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February 1, 2012
Dixon has special motivation
TUSCALOOSA | The University of Alabama may have enrolled eight only eight new football players in January, but there are nine who already feel like they are a part of the program.
Add Yamari Dixon, the older brother of UA signee Travell Dixon, even if he'll never get to put on an Alabama helmet.
Travell Dixon, a transfer from Eastern Arizona Community College, revealed Wednesday that his brother's football was ended by a gunshot wound. And as the older sibling who originally encouraged Travell to give football a try, Yamari has taken a special interest in following Travell's career.
"My brother played free safety at the University of Akron, and due to him getting shot, his career was ended. He's living through me right now," Travell Dixon said.
Travell hadn't played a down of football at Miami Norland High entering his senior year there, and only played at the behest of Yamari. Because he played for only one year, he had no scholarship offers from Division-I schools despite leading the Dade County area in interceptions with seven in his only prep season.
"He knew how good I could be. Growing up as a child, going back to pre-school, they would ask what I wanted to do when I grew up and I told them a firefighter," Dixon said. "He told me, 'Don't tell them that. Tell them a football player.'"
Dixon said his brother was shot in the abdomen while celebrating in Cleveland what was expected to be the next step in his football career - the Canadian Football League.
"Wrong timing," Dixon said. "Got shot, and was paralyzed for three months. He's living through me now. It happened three years ago. Now he's better - he's walking, he can run, and we train together. We do a lot of things together now. It's a testimony story. ... (The bullet) went somehow, in and out, but by the grace of God he's here."
Once at Eastern Arizona C.C., however, Dixon quickly developed a reputation as one of the top cover men in the junior college ranks.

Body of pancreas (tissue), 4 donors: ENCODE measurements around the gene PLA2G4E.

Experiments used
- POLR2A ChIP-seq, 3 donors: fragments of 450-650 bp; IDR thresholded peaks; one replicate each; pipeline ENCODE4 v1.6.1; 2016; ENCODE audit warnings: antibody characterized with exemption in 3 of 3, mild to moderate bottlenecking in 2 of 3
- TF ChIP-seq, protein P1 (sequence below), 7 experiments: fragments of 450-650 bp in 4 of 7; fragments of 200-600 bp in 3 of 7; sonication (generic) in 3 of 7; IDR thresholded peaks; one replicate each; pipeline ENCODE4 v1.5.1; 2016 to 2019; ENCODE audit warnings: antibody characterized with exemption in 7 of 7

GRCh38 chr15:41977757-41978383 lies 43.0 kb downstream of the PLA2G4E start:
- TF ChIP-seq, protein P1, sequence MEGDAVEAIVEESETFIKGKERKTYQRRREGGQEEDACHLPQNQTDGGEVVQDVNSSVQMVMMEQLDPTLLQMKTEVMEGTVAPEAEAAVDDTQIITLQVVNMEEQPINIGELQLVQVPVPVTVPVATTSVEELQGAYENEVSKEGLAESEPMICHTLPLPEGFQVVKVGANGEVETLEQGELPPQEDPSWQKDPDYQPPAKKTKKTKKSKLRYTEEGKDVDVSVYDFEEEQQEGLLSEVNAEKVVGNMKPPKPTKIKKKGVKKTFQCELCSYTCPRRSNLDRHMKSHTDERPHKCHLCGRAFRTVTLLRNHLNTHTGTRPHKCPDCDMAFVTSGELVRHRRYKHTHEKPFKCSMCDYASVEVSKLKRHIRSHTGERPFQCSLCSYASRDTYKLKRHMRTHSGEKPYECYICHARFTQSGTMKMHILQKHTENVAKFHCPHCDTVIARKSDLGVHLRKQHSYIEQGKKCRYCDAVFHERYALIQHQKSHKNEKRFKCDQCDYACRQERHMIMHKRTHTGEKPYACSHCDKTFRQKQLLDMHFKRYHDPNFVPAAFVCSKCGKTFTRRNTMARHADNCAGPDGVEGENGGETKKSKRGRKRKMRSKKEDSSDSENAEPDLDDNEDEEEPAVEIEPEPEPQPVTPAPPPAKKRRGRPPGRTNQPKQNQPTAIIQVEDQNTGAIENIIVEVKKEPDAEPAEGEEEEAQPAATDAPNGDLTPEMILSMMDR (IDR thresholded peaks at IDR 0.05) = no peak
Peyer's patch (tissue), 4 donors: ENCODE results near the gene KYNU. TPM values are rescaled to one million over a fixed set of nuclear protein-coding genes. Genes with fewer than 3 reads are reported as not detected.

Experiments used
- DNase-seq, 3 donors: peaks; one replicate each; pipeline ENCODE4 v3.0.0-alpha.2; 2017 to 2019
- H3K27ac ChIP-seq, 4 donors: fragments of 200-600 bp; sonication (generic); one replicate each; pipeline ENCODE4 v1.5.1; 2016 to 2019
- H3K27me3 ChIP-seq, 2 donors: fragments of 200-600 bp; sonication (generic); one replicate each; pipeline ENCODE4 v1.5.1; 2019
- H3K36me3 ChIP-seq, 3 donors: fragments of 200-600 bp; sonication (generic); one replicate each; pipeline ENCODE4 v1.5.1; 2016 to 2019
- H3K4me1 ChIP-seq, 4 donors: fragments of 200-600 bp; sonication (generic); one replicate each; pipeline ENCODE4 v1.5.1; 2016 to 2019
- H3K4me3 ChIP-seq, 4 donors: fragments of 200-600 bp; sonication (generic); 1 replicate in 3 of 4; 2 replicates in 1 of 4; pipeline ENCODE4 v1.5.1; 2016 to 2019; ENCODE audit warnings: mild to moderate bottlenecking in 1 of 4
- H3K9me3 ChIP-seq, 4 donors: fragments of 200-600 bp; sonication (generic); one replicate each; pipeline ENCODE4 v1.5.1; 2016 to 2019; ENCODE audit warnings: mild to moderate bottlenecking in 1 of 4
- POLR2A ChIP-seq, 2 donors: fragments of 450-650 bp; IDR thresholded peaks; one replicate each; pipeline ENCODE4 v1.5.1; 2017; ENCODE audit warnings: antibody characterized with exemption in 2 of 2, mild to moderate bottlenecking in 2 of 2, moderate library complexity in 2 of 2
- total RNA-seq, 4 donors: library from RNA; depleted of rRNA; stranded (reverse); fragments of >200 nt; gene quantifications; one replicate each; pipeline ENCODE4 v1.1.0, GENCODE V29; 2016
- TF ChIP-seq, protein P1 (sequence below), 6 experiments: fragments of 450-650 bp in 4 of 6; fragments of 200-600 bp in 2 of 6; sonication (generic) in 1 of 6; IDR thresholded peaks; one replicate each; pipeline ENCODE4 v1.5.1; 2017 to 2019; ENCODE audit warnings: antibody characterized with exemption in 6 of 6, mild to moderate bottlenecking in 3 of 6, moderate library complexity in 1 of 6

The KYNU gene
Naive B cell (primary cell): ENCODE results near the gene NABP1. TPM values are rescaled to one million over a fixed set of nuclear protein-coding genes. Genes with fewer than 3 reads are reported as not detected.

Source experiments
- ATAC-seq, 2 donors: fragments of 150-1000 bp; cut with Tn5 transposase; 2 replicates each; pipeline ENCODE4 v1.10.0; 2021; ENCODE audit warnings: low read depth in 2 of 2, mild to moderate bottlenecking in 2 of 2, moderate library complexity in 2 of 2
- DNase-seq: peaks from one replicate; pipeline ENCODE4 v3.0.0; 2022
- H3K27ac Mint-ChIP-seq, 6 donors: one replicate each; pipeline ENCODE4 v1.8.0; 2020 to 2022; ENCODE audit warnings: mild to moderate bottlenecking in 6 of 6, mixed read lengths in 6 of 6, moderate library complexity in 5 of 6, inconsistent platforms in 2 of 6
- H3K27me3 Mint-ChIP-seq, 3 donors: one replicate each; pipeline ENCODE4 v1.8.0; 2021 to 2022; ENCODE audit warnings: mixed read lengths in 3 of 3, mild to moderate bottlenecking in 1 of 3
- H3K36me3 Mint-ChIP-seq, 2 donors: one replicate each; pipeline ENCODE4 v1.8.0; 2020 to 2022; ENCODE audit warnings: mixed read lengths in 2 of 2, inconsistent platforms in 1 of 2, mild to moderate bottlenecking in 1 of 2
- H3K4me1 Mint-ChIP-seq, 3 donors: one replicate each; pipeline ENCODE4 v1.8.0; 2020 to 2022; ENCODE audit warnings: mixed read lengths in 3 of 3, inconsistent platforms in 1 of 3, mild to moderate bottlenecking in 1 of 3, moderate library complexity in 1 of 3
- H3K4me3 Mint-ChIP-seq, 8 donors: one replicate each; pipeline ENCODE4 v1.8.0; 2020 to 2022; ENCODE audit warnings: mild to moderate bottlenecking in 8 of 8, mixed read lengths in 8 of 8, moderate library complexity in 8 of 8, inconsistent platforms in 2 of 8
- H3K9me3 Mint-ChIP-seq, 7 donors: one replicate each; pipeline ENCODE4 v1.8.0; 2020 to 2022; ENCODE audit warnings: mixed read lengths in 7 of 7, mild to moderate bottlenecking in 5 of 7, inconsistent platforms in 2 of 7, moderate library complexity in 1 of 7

"Travell is a guy who we thought was one of the best junior college corners out there," said UA coach Nick Saban.
Given his limited background of only three years in the sport, Dixon might benefit as much or more than any of the eight signees who enrolled early and will participate in spring drills, months before the majority of the signing class gets to begin practicing. Joining Dixon is another junior college transfer cornerback in Deion Belue, and both are stepping into a defensive backfield that lost two key cornerbacks in Dre Kirkpatrick and DeQuan Menzie. Dixon, in fact, said he got to know Menzie in part because both were junior college transfers, and he thought he could have similar success as Menzie, who was a two-year starter and is now an NFL Draft prospect.
Other early enrollers are linebacker Ryan Anderson, nose guard Alphonse Taylor, running back T.J. Yeldon, wide receivers Chris Black and Amari Cooper and linebacker Dillon Lee. Each will get a chance to compete for playing time, but as Saban noted, it is the players who display the most maturity who will have the best opportunity to do so. That begins with offseason workouts, under the direction of strength and conditioning coach Scott Cochran, that are already underway.
"Man, the guy is intense," said Taylor, who said he weighs 360 pounds. "He leads some of the craziest workouts ever. He's very intense. But that's what you have to expect out of one of the top programs in the nation. You just have to expect to come in and want to be pushed to be better. He's great at what he does."
Black said the early enrollers already are bonding as teammates, working out together, and most of all, encouraging one another.
Yamari Dixon, for one, is rooting for little brother -- he'd like nothing more than to experience what Travell will go through in the coming two years. And Travell, for his part, doesn't want to see anyone else experience what his brother has been through.
"You've just got to watch the friends who you're with," Travell said. "That's the message I want to send to little kids - know your surroundings."
Reach Chase Goodbread at firstname.lastname@example.org or at 205-722-0196.